Emailing Every Professor in Canada — 40,000 of Them: Brenden Kumarasamy

Emailing Every Professor in Canada — 40,000 of Them: Brenden Kumarasamy

My guest for Episode #38 of “the My Favorite Mistake” podcast is Brenden Kumarasamy, and he is the founder of MasterTalk, a YouTube channel that he started to help the world master the art of public speaking. You can also find him on Instagram.

Today, we talk about his favorite mistake, when he sent 40,000 emails out to “every professor” in Canada… and that did not go well for Brenden.

What does go well for him is public speaking. Brenden shares his expertise about common mistakes that people make in public speaking (hint: it relates to practice) and mistakes that people make on YouTube.

You can listen to or watch the episode below. A transcript also follows lower on this page. Please subscribe, rate, and review via Apple Podcasts or Podchaser! This podcast is part of the Lean Communicators network.

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"I would say the biggest mistake that stands out to me right now is most people don't know how to practice public speaking."

"So my advice to people who want to get on camera is to simply ask yourself 'what impact do you want to make?'"

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Automated Transcript (May Contain Mistakes)

Mark Graban (1s):
Episode 38, Brenden Kamarasamy, founder of MasterTalk.

Brenden Kumarasamy (7s):
Yes. I'm sure like many guests on the show made thousands, but if I had to pick one out of the sea of contenders, it would probably be when I started MasterTalk…

Mark Graban (20s):
I'm Mark Graban. This is My Favorite Mistake. In this podcast, you'll hear business leaders and other really interesting people talking about their favorite mistakes because we all make mistakes. But what matters is learning from our mistakes instead of repeating them over and over again. So this is the place for honest reflection and conversation, personal growth and professional success. Visit our website at for show notes and more. Go to and now on with the show. Hi, welcome to my favorite mistake. I'm Mark Graban and our guest today is Brenden Kumarasamy.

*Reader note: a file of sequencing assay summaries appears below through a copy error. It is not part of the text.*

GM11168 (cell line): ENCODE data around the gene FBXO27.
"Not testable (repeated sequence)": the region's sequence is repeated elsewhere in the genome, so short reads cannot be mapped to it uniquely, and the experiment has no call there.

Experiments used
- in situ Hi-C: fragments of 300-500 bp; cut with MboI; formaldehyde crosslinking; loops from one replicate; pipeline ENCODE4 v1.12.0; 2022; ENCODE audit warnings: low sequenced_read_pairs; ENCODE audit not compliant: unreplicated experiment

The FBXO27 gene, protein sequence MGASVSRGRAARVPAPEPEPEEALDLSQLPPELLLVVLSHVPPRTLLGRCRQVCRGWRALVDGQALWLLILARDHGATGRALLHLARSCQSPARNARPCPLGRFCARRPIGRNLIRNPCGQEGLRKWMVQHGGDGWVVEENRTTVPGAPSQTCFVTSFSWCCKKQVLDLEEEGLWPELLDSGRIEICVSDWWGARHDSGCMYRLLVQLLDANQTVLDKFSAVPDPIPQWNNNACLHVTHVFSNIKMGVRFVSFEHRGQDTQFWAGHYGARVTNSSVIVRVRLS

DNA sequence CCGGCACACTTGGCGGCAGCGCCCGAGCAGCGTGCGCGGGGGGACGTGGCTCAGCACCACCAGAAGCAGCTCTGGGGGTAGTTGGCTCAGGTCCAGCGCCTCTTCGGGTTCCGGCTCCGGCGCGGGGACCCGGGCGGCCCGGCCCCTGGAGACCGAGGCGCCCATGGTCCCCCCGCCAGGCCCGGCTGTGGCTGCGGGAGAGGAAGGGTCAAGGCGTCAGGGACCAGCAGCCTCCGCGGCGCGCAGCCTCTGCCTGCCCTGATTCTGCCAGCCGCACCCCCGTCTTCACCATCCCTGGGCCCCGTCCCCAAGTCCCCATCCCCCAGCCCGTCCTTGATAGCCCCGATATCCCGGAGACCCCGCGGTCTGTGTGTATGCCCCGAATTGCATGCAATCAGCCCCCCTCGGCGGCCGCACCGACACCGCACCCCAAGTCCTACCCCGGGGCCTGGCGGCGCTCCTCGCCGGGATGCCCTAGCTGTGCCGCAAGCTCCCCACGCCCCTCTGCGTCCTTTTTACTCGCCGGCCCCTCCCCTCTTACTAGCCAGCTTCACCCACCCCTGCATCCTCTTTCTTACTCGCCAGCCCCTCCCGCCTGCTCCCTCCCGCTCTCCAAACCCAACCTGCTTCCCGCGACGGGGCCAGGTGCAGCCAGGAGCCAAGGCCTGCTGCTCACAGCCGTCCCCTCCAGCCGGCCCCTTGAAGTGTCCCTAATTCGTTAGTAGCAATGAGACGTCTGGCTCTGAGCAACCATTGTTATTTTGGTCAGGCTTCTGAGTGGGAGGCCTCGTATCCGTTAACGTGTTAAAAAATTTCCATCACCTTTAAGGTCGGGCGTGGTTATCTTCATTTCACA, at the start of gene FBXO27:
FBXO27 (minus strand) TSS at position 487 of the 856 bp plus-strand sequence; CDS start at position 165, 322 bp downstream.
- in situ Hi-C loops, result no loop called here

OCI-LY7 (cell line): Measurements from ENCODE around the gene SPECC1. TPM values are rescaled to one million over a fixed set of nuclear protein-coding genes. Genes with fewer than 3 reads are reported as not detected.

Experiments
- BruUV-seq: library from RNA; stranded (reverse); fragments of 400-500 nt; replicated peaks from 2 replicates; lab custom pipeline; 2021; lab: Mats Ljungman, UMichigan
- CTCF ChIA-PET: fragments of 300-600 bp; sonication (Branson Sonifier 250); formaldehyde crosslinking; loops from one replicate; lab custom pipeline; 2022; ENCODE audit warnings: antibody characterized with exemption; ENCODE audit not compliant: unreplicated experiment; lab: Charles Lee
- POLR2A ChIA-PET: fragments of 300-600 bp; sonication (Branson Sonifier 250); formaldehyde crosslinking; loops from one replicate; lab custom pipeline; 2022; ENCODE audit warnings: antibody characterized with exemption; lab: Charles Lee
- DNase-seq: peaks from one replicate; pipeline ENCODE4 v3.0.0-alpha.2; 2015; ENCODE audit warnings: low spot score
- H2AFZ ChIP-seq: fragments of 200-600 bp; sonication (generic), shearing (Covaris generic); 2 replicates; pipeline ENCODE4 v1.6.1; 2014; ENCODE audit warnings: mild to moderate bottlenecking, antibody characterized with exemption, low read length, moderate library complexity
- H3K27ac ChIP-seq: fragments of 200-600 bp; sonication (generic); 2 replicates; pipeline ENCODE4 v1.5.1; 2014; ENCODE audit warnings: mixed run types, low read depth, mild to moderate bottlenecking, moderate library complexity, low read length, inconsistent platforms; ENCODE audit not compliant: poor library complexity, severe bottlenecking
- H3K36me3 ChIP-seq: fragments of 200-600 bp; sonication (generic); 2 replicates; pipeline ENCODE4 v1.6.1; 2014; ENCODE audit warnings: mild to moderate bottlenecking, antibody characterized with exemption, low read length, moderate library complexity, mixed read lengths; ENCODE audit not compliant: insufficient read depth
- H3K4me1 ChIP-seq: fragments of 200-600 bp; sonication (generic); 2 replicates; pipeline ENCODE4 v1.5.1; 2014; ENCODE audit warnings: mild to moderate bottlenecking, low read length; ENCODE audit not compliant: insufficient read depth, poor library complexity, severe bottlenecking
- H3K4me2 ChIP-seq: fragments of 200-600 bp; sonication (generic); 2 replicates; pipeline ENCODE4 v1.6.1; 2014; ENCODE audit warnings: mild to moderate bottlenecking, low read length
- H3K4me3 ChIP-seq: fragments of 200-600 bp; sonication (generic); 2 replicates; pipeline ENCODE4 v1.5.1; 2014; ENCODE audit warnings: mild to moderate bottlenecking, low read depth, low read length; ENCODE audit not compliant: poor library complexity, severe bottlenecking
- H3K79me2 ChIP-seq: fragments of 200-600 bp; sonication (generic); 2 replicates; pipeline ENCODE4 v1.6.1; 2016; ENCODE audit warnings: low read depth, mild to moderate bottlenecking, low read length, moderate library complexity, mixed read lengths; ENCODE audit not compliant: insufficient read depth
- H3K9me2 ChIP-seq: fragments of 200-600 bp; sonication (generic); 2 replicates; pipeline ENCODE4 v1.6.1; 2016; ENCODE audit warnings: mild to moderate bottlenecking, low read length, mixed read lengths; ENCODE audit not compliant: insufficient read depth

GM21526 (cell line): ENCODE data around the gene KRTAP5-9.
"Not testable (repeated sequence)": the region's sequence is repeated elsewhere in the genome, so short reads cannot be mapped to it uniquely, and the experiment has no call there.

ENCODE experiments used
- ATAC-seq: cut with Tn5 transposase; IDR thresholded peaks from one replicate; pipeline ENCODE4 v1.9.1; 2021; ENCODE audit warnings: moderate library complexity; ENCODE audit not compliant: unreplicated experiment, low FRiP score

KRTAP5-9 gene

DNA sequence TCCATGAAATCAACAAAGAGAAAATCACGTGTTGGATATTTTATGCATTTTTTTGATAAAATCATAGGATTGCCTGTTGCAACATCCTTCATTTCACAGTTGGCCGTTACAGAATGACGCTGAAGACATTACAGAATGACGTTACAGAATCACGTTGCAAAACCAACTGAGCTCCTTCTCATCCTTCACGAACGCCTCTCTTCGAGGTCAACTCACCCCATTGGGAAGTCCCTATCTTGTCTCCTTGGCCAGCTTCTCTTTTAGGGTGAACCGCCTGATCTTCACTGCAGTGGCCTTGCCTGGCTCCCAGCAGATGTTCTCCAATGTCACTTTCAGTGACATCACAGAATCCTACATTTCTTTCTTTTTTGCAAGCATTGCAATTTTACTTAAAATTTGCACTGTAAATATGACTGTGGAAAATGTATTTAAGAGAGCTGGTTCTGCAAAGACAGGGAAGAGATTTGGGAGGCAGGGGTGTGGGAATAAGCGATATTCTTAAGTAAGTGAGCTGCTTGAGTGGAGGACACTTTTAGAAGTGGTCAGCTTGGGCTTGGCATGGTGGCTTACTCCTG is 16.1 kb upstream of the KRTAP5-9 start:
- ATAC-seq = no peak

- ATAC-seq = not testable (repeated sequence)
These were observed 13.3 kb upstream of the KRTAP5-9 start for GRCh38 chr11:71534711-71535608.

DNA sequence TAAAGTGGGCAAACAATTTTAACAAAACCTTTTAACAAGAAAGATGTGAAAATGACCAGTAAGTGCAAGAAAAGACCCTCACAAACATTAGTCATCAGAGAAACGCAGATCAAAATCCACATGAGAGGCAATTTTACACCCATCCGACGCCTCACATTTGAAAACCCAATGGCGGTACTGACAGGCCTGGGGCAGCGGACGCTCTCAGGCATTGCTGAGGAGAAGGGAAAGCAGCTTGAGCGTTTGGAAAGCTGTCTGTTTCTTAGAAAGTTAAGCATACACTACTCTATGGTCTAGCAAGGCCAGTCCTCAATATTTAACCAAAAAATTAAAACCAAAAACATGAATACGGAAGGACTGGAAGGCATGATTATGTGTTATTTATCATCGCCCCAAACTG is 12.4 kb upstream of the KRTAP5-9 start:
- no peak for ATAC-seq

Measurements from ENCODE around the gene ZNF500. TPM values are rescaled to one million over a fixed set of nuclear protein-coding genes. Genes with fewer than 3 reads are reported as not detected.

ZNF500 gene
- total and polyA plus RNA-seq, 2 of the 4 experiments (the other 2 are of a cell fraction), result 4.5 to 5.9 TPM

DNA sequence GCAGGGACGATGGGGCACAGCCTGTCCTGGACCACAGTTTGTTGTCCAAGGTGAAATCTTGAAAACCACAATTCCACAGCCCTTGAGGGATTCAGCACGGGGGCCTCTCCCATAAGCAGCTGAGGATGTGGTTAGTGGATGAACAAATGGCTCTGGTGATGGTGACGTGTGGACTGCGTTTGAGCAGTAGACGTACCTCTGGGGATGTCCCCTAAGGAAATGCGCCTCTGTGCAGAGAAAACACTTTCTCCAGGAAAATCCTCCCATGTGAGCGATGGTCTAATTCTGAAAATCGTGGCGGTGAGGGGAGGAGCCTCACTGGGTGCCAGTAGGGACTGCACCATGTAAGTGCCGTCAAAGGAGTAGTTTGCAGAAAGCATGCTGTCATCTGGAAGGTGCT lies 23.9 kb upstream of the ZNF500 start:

Mark Graban (1m 3s):
He is the founder of MasterTalk. It's a YouTube channel that he started to help the world master the art of public speaking. So Brenden, welcome. How are you?

Brenden Kumarasamy (1m 14s):
I'm great. Mark. How about yourself?

Mark Graban (1m 16s):
I'm doing well. I'm a little self-conscious. I feel like you're going to be evaluating my public speaking.

Brenden Kumarasamy (1m 21s):
You know, everyone says that when I'm always on the show, don't worry. You're safe.

Mark Graban (1m 26s):
All right. And you are joining us from Montreal, correct? You got it. So you are our first guest from Canada. And since it's Montreal, I feel like I should say “bonjour.”

Brenden Kumarasamy (1m 39s):
Yeah, no, it's, it's Montreal. It's this weird place where everyone speaks multiple languages at the same time. So it's fun. It's always fun to be here. Yeah.

Mark Graban (1m 46s):
And I, my French is very limited, so I know everybody would judge me if I tried to say more than a pleasant bunch, your butt, but Brenden, thank you. Welcome for being here on the show. So as, as we typically do, I'll jump right in and ask, what do you consider to be your favorite mistake?

Brenden Kumarasamy (2m 5s):
Yeah, so I'm sure like many guests on the show we've made thousands, but if I had to pick one out of the sea of contenders, it would probably be when I started master talk. So for those who don't know, it's the YouTube channel I started, I started in my mother's basement, essentially. I had no money and no capital. So I was just making videos with my phone. So obviously there's nothing wrong with that. But over time I was thinking about ways to add distribution. Like how do I get this to more people? And I had this brilliant idea of I'm obviously being sarcastic here to email every university professor in Canada, because if even 1% of those professors shared all of my videos with our students, since the students always change, I have the best distribution a YouTube child could ever have in the world.

Brenden Kumarasamy (2m 52s):
Right. Or so I thought anyways, so every day after work, I would spend, I'm not even joking. I would spend four hours a day and I did that for six months sending 500 cold emails every single day. So in that six month period, I probably sent upwards of 40,000 emails, something insane. And the response that I got was there's the drum world essentially was a lot of hate email, a lot of laughing at my face. A lot of you're a kid who are you to share public speaking to us? Most of the teachers that I message didn't even see the video, they just commented on how bad I was and a terrible human being.

Brenden Kumarasamy (3m 34s):